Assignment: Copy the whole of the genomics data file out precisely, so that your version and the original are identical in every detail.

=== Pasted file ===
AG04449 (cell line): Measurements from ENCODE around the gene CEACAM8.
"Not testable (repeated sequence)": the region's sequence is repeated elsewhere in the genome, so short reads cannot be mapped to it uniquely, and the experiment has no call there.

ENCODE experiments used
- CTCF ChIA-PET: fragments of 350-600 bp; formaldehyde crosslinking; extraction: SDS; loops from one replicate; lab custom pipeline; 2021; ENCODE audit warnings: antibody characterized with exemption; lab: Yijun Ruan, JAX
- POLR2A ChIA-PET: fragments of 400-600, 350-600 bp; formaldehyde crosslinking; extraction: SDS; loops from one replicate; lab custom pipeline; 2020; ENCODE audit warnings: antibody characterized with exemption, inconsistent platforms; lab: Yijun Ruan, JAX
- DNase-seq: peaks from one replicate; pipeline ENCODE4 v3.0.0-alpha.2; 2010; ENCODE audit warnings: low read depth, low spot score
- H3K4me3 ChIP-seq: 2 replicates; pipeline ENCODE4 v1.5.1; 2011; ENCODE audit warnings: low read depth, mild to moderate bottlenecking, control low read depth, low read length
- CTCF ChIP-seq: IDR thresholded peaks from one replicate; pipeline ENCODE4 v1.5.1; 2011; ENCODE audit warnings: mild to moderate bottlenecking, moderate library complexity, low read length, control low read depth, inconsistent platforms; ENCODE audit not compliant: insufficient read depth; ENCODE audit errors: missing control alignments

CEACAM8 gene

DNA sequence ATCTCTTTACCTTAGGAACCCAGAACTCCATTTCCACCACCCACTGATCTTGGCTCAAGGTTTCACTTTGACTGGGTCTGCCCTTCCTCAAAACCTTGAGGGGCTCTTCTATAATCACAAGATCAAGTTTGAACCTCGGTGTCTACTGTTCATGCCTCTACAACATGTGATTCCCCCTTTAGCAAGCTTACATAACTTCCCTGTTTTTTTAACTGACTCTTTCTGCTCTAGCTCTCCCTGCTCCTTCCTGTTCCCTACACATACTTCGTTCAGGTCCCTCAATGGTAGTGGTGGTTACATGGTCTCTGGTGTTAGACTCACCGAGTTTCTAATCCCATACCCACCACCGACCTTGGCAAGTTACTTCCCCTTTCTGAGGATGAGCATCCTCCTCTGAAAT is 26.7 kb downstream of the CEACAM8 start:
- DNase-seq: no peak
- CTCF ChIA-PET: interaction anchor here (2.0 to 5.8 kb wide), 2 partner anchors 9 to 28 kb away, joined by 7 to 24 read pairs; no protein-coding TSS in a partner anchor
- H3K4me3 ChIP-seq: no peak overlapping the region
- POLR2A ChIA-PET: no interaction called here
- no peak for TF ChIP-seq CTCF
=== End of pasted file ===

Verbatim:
AG04449 (cell line): Measurements from ENCODE around the gene CEACAM8.
"Not testable (repeated sequence)": the region's sequence is repeated elsewhere in the genome, so short reads cannot be mapped to it uniquely, and the experiment has no call there.

ENCODE experiments used
- CTCF ChIA-PET: fragments of 350-600 bp; formaldehyde crosslinking; extraction: SDS; loops from one replicate; lab custom pipeline; 2021; ENCODE audit warnings: antibody characterized with exemption; lab: Yijun Ruan, JAX
- POLR2A ChIA-PET: fragments of 400-600, 350-600 bp; formaldehyde crosslinking; extraction: SDS; loops from one replicate; lab custom pipeline; 2020; ENCODE audit warnings: antibody characterized with exemption, inconsistent platforms; lab: Yijun Ruan, JAX
- DNase-seq: peaks from one replicate; pipeline ENCODE4 v3.0.0-alpha.2; 2010; ENCODE audit warnings: low read depth, low spot score
- H3K4me3 ChIP-seq: 2 replicates; pipeline ENCODE4 v1.5.1; 2011; ENCODE audit warnings: low read depth, mild to moderate bottlenecking, control low read depth, low read length
- CTCF ChIP-seq: IDR thresholded peaks from one replicate; pipeline ENCODE4 v1.5.1; 2011; ENCODE audit warnings: mild to moderate bottlenecking, moderate library complexity, low read length, control low read depth, inconsistent platforms; ENCODE audit not compliant: insufficient read depth; ENCODE audit errors: missing control alignments

CEACAM8 gene

DNA sequence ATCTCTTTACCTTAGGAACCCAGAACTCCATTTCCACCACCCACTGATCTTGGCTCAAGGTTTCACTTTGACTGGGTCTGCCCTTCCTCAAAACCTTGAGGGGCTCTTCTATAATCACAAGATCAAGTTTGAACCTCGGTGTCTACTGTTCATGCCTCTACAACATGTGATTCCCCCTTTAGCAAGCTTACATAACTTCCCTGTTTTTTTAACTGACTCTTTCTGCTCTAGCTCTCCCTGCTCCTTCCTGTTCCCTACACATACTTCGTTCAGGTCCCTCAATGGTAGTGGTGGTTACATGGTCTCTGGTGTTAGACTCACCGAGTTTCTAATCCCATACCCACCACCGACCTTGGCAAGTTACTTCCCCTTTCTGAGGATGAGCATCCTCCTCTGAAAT is 26.7 kb downstream of the CEACAM8 start:
- DNase-seq: no peak
- CTCF ChIA-PET: interaction anchor here (2.0 to 5.8 kb wide), 2 partner anchors 9 to 28 kb away, joined by 7 to 24 read pairs; no protein-coding TSS in a partner anchor
- H3K4me3 ChIP-seq: no peak overlapping the region
- POLR2A ChIA-PET: no interaction called here
- no peak for TF ChIP-seq CTCF